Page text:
With Sanofi-Merck deal off, look for animal health M&A

Now that Sanofi-Aventis and Merck have given up on merging their animal-health businesses, they may turn to other acquisitions to bulk up in that area. In fact, the potential bidders for assets Sanofi and Merck wanted to unload to satisfy antitrust regulators may become targets instead.

As Bloomberg reports, Novartis and Bayer had been sniffing around the companies' for-sale assets. Now that those assets aren't up for grabs anymore, those companies may decide to sell their entire animal health businesses, because they're not large enough, Oddo & Cie analyst Jean-Jacques Le Fur told the news service. Either that, or find other animal health assets to snap up.

In fact, Novartis CEO Joe Jimenez (photo) said last fall that the company wants "to gain scale" in animal health and might spend $1 billion to $2 billion on acquisitions to do so. Likewise, as Bloomberg points out, Bayer's chief has called his animal health unit "relatively small" and said that the company would need to decide what to do with the business in the next year or so.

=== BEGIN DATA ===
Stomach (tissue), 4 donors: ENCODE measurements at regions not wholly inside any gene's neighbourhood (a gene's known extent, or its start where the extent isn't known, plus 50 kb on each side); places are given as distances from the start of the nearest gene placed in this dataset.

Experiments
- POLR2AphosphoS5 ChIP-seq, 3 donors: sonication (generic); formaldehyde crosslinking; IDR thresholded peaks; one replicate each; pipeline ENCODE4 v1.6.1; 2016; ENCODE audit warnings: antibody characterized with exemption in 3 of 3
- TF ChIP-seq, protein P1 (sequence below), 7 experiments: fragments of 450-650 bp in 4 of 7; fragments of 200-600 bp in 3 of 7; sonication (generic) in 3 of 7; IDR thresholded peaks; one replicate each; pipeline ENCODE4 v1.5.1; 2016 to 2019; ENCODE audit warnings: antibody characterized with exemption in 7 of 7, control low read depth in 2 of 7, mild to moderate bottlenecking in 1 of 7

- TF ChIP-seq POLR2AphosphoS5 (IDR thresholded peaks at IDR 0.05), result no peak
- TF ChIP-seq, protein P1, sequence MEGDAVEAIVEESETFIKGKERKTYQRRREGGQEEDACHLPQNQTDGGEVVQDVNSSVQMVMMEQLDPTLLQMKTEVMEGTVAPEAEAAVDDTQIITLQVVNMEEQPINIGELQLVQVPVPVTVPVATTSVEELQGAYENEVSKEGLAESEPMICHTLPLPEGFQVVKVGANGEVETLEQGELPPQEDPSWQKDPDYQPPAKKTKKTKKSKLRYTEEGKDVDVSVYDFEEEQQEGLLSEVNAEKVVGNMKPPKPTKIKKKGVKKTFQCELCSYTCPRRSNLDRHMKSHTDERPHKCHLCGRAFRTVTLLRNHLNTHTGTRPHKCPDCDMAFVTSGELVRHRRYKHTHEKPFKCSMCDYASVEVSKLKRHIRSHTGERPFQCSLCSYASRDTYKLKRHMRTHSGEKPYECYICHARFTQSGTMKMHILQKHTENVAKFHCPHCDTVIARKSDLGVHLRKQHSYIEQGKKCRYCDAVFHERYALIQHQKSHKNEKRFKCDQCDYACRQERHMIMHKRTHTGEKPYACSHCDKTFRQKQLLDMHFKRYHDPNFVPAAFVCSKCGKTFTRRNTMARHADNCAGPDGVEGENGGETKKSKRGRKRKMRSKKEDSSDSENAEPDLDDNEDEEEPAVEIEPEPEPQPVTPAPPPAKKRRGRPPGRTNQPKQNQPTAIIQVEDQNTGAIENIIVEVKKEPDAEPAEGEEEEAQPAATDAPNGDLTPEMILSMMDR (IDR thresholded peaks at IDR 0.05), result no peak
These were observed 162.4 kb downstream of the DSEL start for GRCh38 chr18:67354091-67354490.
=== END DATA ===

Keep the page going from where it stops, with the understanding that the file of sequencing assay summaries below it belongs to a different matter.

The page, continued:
And, as Berenberg Bank's Alistair Campbell told the news service, Sanofi and Merck--which still want the cost efficiencies and additional revenues provided by an animal health merger--may look to buy either company's animal health assets.

"Novartis, which does not have critical mass, will have to decide what to do with its division--either strengthen it or divest it--and Pfizer seems ready to sell its own in order to focus on human health," Le Fur said. "[W]e think a number of transactions will be announced in the next few months."

- see the Bloomberg story
- get more from Motley Fool

Suggested Articles

BMS’s Opdivo has plenty of competition in its current bladder cancer indication—so it’s hoping to strike out on its own in a new area of the disease.

The Japanese approval, under the brand name Jyseleca, came a month after an FDA complete response letter that asked Gilead for more data.

The Trump Administration has opened the doors for Florida and other states to import prescription drugs from Canada—despite industry objections.